VALO2ASIA caught up with Kyung-In “Tr1cks” Lee, who formerly played for Galaxy Racer and Nigma Galaxy Female squads, prior to the start of Game Changers Elite to talk about her transition to VALORANT, the experience of her coaching and playing for NGX/GXR simultaneously, and her views on the current Game Changers APAC scene.
PHILIPPINES – Known as one of the country’s top female players both in CS and VALORANT, Tr1cks’ career in the latter is rather unique in that she managed to become a professional player and a coach simultaneously in two of Galaxy Racer’s female and male VALORANT divisions, respectively. She achieved some success in both capacities before choosing to focus solely on her professional career this year.
She most recently qualified for VCT Game Changers APAC Elite with ex-Nigma Galaxy Female after clawing their way from the lower bracket of the Overtime stage and defeating W Streak Female in the decider match. The roster was then picked up by Serbia-based Rising Hope afterward, but the collaboration ended after a short stint following their losses to Team SMG and Bren Esports Victress in the Elite stage.
VALO2ASIA: As a former CS:GO player, what made you decide to return and compete as a professional player in VALORANT?
Tr1cks: I have been following VALORANT since they unveiled Project A. So when it was released, I immediately played it with my friends. Initially, I joined some tournaments with my friends. I had other work that I was doing at that time, and I was an analyst for Galaxy Racer in 2021, and then I became a coach for them. After a while, the organization asked me to play for the female team, and I agreed as their sub-player. Since then, players want me to keep competing, so I competed again in VALORANT.
VALO2ASIA: When you became the coach of the Galaxy Racer male team, the team showed great results and one of them is when the team qualified for the 2021 VCT SEA Stage 3 Challengers. How was the experience working with them?
Tr1cks: I enjoyed doing the coaching things, especially since I love teaching. I was a teacher in school; it was the job that I did outside of esports. It was a lot of fun when I became the coach of Galaxy Racer. I feel very honored to be able to coach and be trusted by the players and other coaches as well. Overall, it was a very rewarding experience for me.
VALO2ASIA : If you can only pick one, which one do you prefer? coaching a team or playing professionally?
Tr1cks: It was stressful to do coaching duty and play professionally at the same time. I would not recommend that to other people, since in my experience, my attention was divided and I had no time to even rest. I felt it was rewarding to do both of them, but also very taxing.
Well, that is hard to choose. But I guess if you ask me right now, I would prefer to become a professional player. It was a rewarding experience when you work as a coach, but I also know too well the players’ frustrations knowing what they want to do, but you can not help them because you are not in the server. I like to play with them as a player so I can apply what is in my head.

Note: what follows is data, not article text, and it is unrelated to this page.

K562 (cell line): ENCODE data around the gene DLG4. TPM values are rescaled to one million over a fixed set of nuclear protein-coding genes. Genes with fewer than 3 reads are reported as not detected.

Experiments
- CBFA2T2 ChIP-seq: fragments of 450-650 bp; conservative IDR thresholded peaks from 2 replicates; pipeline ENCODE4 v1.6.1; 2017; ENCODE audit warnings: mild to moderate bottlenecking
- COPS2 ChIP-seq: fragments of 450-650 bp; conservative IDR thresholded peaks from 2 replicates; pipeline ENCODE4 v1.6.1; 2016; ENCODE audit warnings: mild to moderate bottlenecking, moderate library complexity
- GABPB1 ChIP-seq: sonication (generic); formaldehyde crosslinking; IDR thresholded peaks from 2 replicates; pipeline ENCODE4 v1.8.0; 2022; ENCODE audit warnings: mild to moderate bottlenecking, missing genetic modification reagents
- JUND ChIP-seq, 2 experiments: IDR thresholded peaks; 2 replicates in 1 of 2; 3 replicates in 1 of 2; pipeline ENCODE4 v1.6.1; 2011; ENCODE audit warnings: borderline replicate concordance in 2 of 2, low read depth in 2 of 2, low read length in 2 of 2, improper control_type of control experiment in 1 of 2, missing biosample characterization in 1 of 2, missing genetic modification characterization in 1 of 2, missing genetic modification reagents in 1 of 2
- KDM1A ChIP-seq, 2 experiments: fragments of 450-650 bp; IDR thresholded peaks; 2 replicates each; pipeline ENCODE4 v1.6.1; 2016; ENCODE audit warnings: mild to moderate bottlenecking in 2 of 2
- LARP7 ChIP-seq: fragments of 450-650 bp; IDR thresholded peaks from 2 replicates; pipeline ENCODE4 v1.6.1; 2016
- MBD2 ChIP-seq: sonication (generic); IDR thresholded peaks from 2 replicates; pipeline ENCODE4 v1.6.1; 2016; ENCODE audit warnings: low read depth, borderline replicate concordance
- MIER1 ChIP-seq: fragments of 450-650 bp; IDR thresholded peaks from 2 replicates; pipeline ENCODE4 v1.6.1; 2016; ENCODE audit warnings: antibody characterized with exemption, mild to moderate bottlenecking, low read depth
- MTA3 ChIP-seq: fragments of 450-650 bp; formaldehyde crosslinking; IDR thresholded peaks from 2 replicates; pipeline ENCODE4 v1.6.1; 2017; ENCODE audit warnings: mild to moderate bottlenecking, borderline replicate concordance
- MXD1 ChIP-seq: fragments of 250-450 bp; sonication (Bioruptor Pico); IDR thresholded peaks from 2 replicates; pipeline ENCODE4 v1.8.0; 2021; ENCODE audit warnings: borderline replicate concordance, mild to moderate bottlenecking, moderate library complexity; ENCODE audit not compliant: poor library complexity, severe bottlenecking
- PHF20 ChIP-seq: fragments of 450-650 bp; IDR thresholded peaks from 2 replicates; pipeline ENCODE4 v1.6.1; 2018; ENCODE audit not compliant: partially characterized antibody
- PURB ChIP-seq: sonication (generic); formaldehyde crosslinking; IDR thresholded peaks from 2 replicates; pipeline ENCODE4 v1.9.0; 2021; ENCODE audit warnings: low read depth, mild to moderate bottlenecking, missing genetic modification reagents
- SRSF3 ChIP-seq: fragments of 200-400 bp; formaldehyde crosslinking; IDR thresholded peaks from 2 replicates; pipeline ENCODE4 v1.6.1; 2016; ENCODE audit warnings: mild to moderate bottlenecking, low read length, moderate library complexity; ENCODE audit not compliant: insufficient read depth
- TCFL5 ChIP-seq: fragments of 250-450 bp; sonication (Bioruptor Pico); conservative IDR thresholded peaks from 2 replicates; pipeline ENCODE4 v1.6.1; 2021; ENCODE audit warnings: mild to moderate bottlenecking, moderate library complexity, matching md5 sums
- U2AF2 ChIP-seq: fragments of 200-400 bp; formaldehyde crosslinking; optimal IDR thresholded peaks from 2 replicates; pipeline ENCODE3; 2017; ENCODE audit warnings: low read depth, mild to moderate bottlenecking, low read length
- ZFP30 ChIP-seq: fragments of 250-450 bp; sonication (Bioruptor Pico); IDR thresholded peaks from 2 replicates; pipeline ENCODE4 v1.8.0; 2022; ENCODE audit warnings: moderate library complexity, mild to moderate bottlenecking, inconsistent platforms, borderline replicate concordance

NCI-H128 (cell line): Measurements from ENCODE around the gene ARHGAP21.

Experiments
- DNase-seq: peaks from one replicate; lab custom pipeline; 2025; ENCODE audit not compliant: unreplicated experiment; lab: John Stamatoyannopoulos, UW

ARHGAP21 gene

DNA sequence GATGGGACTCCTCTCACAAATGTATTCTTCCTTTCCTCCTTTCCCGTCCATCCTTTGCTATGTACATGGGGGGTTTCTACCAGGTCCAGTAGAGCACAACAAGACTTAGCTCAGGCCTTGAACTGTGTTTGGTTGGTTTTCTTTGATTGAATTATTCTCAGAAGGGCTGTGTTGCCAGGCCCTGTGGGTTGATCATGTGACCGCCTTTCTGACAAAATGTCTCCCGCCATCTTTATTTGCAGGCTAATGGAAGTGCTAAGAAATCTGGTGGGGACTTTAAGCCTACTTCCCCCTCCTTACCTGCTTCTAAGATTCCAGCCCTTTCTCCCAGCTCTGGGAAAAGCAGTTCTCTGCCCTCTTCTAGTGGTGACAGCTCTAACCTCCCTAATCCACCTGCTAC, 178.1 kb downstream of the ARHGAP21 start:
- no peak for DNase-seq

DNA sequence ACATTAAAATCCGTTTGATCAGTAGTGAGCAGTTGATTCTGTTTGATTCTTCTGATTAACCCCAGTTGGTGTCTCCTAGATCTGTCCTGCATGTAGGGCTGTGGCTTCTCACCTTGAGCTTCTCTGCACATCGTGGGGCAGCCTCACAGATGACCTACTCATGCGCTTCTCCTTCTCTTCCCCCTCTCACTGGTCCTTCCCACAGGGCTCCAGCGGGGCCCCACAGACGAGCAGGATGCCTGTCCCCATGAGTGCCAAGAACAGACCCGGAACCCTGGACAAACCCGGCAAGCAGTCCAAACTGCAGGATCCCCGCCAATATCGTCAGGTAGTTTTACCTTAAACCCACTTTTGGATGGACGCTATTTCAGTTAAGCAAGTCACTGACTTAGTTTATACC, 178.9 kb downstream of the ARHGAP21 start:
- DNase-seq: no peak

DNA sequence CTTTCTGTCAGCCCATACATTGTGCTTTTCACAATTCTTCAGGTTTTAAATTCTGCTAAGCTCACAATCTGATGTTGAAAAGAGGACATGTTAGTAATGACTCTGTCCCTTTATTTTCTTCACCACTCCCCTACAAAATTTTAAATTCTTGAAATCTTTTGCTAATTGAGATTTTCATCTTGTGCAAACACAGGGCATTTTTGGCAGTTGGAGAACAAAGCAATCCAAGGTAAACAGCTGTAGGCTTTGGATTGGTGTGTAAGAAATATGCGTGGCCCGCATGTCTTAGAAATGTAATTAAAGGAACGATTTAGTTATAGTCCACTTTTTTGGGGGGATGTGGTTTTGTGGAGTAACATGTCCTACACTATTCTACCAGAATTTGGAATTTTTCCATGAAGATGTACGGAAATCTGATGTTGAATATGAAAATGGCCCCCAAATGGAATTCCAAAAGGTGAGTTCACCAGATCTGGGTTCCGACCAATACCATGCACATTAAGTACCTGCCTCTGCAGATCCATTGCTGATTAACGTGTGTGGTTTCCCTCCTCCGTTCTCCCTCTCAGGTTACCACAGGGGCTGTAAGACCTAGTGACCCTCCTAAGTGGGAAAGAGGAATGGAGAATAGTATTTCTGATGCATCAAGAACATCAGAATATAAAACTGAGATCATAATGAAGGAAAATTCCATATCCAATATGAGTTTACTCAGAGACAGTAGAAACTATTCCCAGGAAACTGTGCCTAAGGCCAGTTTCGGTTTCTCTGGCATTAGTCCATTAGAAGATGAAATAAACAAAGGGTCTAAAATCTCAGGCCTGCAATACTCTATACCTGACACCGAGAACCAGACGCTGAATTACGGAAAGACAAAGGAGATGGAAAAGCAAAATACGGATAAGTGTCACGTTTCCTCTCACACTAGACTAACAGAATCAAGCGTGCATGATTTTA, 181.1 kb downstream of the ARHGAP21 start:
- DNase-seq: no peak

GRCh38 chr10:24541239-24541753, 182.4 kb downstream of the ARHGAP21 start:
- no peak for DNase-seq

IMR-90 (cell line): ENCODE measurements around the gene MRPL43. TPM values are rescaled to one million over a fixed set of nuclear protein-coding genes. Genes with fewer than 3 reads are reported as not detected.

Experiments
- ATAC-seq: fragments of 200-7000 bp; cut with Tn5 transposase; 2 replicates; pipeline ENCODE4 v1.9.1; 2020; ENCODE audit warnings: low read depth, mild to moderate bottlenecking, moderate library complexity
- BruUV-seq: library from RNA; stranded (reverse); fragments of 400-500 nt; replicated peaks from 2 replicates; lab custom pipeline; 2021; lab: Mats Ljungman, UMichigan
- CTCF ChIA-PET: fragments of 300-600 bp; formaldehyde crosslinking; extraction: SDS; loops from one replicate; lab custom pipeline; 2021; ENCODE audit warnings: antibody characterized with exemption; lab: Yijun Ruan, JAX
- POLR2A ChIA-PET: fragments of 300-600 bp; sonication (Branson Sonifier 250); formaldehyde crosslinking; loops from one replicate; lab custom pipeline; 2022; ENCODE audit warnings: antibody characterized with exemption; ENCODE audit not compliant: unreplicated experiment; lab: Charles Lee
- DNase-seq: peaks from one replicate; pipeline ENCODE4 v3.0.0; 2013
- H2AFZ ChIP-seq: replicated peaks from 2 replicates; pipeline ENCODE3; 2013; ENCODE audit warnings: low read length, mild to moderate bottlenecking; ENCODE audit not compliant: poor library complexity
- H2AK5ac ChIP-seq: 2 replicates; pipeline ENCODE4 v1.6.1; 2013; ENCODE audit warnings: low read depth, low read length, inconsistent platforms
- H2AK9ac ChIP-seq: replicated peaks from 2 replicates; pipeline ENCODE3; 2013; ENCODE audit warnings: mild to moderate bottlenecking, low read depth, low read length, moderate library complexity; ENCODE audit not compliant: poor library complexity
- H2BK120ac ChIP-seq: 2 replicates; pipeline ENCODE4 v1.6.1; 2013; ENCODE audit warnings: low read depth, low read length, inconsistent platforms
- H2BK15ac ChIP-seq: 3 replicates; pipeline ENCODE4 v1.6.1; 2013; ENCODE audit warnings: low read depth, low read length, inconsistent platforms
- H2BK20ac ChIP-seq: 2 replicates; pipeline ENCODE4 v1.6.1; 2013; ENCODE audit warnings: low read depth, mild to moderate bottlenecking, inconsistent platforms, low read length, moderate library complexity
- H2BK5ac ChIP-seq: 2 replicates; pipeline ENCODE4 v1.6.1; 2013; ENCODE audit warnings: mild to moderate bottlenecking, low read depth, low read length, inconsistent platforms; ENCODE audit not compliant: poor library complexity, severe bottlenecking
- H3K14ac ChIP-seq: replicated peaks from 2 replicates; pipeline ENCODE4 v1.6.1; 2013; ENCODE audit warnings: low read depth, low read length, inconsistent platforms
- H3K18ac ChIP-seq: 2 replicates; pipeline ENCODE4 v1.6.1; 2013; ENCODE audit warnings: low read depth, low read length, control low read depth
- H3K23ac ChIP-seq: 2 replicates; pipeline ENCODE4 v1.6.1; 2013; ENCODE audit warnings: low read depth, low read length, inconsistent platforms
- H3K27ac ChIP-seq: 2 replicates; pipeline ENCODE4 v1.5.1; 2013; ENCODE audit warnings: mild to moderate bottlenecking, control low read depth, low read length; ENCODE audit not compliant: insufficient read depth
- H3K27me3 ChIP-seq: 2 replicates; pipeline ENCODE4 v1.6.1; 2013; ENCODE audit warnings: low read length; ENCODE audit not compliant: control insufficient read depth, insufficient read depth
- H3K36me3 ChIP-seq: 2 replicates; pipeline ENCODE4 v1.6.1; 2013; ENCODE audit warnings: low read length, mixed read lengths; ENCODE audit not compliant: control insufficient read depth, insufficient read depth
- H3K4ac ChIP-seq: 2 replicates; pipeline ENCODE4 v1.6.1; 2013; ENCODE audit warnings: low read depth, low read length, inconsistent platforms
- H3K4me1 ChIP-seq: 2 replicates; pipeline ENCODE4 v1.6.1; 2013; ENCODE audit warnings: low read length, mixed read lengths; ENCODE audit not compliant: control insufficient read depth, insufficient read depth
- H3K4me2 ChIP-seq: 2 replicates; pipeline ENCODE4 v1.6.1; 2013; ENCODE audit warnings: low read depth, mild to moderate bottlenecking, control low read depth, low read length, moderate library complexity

VALO2ASIA: What do you think about the competitiveness of female teams in the APAC region?
Tr1cks: Everyone has been training really hard, even if you look at the APAC region as a whole, not just the female teams. It is about the playstyle that is tuned into everything. VALORANT is still young, I look forward to seeing them all the time the playstyle whether I do know that there is a difference in the playstyle in every team in APAC but it is just a matter of time
VALO2ASIA: How do you place your teams with the rest of the Asia-Pacific female competitions?
Tr1cks: To be honest, I never know how we stack up against other APAC teams. Everybody is training extremely hard. I do not have any idea [of where we stand]. I cannot say if we are right now the best team or in the top three but, hard work is the factor in how our team is going perform in APAC
VALO2ASIA : How far do you think any APAC representatives that qualify (X10 Sapphire) can go in Berlin?
Tr1cks: Any APAC team that made it to the Berlin stage is the best, including every team in the region. I am excited to see how their playstyle is and how the APAC representatives can adapt against the others
VALO2ASIA: Any message to female players who want to become pro players in VALORANT?
Tr1cks: I would say it takes a lot of hard work to become a professional player. I would say If you choose to follow the career, yes, the work is hard, and you get to see it when you play in the tournament. [But] that is the most fun part of it
You develop friendships with both your teammates and your opponents. Do not forget to enjoy the process, because you play your best VALORANT when you are having fun.
Cover photo courtesy of ZOWIE DIVINA
This interview has been edited for length and clarity.